Oil industry 'risks losing £300bn' as demand for plastics slumps

Drastic cutbacks in single-use plastics spell trouble for the oil industry's bottom line

The oil industry is risking $400bn (£301bn) in stranded assets by pinning its hopes on a growing demand for plastics that will not materialise, as governments and consumers move away from single-use items, new analysis suggests. 

Plastics account for 95pc and 45pc of the central forecasts of BP and the International Energy Agency, according to Carbon Tracker, as the industry looks for ways to offset falling demand from transport and heat from decarbonising societies. 

“The oil industry is really dependent on growth in this sector and that’s really dangerous,” said Kingsmill Bond, an analyst at Carbon Tracker. “The petrochemical industry already has overcapacity and is in the process of building another 80m tonnes of plastics capacity.” 

The industry has planned for 3-4pc annual growth in plastics demand in the 2020s, which will in reality only be 0-1pc, according to analysis conducted by SystemIQ in conjunction with Carbon Tracker. 

The report points to regulatory pressures on demand, including the EU’s proposed €800 per tonne tax on unrecycled plastic waste.

A rise in demand for certain plastic products such as PPE during the coronavirus pandemic is unlikely to offset the drop in demand for major items such as cars as consumers avoid making large purchases. 

Mr Bond said much of the predicted demand was in China and developing countries, which currently trail Europe and the US in plastic use. But governments in many of those countries have also sought to crack down on single use plastics amid growing awareness of the detrimental cost to the environment.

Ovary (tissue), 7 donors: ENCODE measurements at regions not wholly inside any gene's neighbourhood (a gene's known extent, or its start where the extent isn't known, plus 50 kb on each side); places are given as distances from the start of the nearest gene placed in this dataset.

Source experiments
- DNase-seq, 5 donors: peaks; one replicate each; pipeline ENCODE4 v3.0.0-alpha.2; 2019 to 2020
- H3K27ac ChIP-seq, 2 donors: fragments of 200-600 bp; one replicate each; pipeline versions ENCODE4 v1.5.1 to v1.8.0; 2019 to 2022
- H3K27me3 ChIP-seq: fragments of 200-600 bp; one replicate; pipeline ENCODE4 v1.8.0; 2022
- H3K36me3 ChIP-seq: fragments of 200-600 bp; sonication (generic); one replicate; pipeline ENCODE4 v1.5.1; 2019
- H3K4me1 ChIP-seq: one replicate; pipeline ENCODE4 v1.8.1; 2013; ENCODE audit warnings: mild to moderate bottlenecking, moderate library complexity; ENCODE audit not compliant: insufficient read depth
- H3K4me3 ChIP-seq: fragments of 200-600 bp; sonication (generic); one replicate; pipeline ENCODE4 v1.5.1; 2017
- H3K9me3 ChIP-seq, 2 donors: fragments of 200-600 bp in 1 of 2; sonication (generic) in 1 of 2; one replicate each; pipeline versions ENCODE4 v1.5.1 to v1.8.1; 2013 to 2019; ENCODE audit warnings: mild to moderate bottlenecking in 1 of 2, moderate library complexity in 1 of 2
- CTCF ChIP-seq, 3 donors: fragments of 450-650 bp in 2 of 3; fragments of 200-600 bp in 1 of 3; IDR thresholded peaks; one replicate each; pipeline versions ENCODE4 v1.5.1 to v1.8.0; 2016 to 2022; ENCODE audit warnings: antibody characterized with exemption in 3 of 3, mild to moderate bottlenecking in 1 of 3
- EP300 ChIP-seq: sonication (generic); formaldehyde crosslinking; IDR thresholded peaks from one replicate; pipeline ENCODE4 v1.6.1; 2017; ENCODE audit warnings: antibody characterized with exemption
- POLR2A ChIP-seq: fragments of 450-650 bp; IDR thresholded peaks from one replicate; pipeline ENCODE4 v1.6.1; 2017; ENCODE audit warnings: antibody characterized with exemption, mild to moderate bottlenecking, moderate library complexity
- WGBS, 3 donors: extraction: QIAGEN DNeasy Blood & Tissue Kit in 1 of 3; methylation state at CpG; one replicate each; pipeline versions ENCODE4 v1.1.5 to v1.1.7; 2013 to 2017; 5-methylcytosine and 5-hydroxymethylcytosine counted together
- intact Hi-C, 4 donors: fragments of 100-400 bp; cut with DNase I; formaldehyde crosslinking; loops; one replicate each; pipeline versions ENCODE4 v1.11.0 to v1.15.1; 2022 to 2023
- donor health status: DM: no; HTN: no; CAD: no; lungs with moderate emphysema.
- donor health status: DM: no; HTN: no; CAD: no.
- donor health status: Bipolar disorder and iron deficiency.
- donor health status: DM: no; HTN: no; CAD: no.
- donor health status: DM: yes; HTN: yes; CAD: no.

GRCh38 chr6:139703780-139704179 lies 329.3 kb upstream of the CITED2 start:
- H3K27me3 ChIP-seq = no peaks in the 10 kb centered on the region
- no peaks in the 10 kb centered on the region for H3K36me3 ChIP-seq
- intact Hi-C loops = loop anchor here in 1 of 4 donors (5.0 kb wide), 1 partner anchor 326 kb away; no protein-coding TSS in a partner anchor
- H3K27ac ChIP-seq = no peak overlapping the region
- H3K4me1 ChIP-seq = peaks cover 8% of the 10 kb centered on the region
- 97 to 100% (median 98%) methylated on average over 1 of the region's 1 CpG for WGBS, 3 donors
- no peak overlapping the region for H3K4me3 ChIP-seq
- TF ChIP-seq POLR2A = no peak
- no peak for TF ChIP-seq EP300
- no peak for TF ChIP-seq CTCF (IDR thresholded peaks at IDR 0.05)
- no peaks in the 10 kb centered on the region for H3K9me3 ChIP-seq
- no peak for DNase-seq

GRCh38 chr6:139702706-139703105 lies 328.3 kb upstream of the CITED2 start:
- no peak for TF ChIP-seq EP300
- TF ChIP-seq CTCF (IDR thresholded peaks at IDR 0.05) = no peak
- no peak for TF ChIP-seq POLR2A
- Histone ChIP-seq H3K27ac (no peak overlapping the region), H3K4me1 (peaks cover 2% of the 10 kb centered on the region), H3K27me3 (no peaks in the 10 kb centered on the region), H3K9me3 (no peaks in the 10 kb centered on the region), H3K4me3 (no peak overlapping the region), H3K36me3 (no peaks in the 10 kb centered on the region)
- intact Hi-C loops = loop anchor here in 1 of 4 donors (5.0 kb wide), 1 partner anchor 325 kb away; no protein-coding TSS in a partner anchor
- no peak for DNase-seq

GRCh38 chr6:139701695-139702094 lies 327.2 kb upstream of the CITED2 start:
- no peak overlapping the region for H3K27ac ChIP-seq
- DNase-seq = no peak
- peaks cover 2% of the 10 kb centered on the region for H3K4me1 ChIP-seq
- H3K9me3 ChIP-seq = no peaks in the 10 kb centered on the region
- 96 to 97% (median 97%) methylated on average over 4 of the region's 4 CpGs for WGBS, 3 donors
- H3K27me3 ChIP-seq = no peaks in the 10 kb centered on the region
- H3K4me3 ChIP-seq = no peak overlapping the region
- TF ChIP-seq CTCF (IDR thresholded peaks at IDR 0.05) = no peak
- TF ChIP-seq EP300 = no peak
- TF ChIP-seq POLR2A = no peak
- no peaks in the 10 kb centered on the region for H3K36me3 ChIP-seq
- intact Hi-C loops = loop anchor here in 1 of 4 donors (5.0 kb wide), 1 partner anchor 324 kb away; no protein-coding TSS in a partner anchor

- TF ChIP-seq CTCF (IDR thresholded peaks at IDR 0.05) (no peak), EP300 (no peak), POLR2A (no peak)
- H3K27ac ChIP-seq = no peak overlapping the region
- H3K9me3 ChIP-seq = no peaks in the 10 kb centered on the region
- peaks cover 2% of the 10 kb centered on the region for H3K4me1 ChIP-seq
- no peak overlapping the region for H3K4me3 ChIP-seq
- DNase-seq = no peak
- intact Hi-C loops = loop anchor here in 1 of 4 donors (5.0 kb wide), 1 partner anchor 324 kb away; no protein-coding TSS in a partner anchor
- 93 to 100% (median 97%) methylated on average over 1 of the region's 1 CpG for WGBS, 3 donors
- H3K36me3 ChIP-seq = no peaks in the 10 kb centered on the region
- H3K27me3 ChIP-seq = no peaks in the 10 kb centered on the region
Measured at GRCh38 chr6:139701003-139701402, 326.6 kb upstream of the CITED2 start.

“It’s exactly the same argument the coal industry made 10 years ago, and the car industry five years ago,” Mr Bond said. “Don’t worry about the West because demand will grow in emerging markets.” 

A plastic dumping site in Tangerang Jakarta, Indonesia Credit: Graham Crouch

Only around 5pc of plastic waste is ultimately recycled, with the same amount ending up in the ocean, and 22pc burnt, releasing dangerous chemicals. Plastic is expected to account for 19pc of the carbon budget by 2040. 

Many developing countries have pushed back in recent years on richer nations exporting their plastic waste, which often ends up being sent to landfill and burnt. 

China closed its borders to plastic waste in 2018 and has announced plans to bring in a ban on single-use plastics by 2025. 

Indian prime minister Narendra Modi has called for the country to be free of single-use plastics by 2022. 

A recent report from the New York Times alleged that US oil and chemical lobbying groups were pressuring the government to seek a trade deal with Kenya that included the country loosening its strict plastic bag ban.